Harvard Law School Makes Online Zero-L Course Free for All U.S. Law Schools Due to Coronavirus
For Kennedy School Fellows, Epstein-Linked Donors Present a Moral Dilemma
Tenants Grapple with High Rents and Local Turnover at Asana-Owned Properties
In April, Theft Surged as Cambridge Residents Stayed at Home
The History of Harvard's Commencement, Explained
Mr. Copeland began his series of informal talks last evening by speaking upon the subject of "Reading Aloud as a Means of Appreciating Literature." A large number of students were present, and they showed their appreciation by generous applause.
Mr. Copeland told of the beauties of spoken language, and contrasted literature to the plastic arts. These latter speak for themselves, but the former must be interpreted by the voice to be fully appreciated. He cited Mr. Hill's examples of the two boys who were required to write a theme upon "Macbeth." The boy who had seen the play upon the stage produced a much better theme than the one who had studied it up more thoroughly, but had not seen the performance of the play. Mr. Copeland mentioned several masters of spoken language, among others Dr. Furness, Fanny Kemble, and Ellen Terry, as examples of the prefection that may be attained in this art, and the pleasure that such masters can afford their hearers.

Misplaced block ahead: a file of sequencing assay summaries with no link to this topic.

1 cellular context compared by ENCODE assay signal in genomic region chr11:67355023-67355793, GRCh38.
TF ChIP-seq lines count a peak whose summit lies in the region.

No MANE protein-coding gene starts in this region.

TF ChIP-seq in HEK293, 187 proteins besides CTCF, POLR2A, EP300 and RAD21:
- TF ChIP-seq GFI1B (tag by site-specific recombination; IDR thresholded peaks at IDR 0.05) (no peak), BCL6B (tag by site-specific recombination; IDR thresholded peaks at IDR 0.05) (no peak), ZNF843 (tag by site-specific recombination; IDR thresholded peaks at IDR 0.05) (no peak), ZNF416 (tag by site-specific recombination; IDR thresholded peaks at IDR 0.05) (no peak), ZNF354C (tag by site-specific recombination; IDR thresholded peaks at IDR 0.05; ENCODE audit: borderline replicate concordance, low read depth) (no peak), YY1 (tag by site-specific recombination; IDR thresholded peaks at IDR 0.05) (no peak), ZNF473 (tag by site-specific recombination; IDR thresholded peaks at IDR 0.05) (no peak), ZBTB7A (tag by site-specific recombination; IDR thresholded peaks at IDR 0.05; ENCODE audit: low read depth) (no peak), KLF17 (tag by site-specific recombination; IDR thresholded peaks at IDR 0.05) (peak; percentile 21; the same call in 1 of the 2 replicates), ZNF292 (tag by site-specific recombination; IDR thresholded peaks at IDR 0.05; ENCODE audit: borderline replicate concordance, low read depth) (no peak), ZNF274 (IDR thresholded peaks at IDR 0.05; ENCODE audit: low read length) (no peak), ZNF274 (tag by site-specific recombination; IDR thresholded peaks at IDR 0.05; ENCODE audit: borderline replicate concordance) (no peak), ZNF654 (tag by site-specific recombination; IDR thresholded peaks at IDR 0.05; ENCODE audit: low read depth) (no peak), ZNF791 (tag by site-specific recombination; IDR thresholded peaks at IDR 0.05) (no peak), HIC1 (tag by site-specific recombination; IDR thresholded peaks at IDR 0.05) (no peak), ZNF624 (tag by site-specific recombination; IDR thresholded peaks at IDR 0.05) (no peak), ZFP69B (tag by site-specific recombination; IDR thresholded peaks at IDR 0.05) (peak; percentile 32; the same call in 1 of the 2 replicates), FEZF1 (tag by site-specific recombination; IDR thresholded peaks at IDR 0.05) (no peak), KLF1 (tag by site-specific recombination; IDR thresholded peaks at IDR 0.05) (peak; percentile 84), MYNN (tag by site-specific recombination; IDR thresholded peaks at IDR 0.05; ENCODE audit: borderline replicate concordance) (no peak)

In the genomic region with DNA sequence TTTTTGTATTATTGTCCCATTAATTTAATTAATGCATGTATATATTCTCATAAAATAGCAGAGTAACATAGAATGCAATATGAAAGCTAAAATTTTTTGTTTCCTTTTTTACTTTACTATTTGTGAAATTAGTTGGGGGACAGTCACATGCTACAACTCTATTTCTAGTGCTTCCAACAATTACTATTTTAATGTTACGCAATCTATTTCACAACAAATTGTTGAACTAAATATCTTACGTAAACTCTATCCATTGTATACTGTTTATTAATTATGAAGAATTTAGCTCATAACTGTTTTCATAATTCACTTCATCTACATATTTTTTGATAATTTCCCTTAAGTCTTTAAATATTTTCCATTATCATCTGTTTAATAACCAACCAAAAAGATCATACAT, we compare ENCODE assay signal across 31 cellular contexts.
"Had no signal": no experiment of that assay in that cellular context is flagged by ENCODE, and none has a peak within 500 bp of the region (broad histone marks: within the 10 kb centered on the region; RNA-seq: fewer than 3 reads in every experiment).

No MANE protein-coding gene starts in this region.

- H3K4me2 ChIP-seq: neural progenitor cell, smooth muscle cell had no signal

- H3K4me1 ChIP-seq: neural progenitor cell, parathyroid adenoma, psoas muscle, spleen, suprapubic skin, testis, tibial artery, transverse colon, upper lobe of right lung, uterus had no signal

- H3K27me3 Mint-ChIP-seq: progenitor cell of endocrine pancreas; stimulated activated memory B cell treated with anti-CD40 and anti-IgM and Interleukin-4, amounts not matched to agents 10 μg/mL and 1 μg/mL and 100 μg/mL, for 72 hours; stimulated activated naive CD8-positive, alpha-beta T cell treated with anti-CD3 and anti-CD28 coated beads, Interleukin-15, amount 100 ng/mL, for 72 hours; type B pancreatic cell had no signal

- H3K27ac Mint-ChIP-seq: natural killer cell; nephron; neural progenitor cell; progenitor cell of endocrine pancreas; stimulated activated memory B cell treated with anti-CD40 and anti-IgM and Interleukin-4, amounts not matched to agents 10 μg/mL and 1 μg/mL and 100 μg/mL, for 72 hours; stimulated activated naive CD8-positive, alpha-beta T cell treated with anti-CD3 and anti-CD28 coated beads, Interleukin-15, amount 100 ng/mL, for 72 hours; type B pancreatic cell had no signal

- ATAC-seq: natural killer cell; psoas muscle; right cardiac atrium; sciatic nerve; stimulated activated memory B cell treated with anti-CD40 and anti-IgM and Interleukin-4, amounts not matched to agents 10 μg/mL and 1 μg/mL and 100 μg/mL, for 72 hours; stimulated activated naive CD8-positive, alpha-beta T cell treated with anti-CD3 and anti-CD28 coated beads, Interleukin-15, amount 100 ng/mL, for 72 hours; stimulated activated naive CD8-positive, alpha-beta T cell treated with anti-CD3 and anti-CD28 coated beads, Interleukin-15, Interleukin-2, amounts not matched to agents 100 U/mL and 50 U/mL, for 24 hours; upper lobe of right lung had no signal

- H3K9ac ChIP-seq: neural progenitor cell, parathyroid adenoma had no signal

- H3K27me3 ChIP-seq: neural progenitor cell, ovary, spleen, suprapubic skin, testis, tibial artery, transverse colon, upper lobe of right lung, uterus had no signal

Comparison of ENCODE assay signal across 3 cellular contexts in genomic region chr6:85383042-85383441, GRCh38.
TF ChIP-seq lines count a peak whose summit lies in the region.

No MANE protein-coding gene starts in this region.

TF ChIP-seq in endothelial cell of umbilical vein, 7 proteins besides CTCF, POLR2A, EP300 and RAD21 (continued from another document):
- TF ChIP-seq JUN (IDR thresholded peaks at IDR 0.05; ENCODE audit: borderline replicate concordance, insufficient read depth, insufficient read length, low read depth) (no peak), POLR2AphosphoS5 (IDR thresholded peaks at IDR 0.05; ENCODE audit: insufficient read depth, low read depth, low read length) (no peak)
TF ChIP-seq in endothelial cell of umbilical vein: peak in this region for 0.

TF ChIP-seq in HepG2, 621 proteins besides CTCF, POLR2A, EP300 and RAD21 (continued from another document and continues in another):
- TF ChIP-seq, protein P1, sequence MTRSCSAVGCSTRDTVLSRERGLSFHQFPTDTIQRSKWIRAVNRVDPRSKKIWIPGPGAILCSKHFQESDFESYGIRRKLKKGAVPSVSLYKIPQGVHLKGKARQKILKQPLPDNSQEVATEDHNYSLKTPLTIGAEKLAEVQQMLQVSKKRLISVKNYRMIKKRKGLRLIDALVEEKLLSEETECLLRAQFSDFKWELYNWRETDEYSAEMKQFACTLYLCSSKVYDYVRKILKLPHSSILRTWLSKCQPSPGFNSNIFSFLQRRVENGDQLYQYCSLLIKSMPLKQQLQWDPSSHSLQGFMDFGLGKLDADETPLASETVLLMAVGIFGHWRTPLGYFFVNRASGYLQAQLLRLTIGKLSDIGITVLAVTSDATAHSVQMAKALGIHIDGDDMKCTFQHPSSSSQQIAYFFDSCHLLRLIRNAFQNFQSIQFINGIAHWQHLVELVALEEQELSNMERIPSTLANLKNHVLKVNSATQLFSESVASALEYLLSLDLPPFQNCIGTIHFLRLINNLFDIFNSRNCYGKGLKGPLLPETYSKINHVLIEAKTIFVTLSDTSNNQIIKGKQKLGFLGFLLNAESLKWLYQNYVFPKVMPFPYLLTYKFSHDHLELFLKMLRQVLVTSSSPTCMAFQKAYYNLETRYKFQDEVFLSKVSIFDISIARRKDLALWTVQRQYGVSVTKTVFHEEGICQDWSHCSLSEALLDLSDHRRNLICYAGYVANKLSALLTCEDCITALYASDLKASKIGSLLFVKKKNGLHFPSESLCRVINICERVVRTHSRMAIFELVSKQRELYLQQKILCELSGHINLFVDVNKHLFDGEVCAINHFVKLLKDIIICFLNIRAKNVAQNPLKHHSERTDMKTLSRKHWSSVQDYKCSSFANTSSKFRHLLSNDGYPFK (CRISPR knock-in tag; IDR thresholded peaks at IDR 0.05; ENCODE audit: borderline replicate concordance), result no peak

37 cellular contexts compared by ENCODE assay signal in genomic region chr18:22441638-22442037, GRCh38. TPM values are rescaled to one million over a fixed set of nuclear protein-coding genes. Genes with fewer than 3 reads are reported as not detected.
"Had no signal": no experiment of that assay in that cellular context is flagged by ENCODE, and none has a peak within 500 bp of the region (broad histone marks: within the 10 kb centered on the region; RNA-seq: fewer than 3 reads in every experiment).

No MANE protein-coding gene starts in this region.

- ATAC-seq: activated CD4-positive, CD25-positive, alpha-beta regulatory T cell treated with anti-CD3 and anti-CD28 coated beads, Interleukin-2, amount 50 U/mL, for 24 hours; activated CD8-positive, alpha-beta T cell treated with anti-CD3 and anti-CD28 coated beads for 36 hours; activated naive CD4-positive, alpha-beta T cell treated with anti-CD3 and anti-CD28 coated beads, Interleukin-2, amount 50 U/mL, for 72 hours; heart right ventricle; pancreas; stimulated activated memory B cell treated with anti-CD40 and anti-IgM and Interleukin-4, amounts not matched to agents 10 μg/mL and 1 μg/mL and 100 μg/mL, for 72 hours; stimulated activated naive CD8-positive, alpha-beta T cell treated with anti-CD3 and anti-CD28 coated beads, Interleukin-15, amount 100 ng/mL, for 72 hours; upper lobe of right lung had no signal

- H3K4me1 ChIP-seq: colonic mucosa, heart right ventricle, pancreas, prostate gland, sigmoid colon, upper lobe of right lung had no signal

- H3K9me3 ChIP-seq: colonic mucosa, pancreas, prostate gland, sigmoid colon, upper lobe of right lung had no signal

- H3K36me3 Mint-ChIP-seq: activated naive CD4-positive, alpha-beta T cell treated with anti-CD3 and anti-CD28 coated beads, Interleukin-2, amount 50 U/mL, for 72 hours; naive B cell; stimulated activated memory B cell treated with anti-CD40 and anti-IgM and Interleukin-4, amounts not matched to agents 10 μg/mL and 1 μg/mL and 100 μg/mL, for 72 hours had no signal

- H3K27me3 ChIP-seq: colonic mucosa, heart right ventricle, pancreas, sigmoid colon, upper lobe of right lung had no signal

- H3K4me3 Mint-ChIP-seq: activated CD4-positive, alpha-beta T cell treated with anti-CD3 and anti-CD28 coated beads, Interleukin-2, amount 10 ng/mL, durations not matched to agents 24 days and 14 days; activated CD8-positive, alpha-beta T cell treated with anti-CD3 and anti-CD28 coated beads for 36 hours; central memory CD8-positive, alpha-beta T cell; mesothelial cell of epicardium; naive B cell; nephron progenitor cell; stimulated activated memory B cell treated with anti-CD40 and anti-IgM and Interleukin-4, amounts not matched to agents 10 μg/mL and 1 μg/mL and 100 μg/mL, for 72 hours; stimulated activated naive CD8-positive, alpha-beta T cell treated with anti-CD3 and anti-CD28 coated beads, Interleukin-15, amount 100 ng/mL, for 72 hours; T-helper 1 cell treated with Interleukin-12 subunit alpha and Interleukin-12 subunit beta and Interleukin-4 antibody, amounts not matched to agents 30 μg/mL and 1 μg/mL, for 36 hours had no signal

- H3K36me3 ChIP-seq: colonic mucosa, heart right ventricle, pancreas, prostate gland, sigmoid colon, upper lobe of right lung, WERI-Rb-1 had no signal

Mr. Copeland urged the students to join the voluntary courses in reading and speaking, and concluded by reading selections from Stevenson, Coleridge, and Thackeray.
Mr. Copeland will give four evening lectures before Christmas, beginning the last Tuesday in November, and six more after the mid-years. He will also give five afternoon lectures between the holidays and the mid-years. These afternoon lectures only will be open to the public. Mr. Copeland does not intend to continue his lectures next year.
Want to keep up with breaking news? Subscribe to our email newsletter.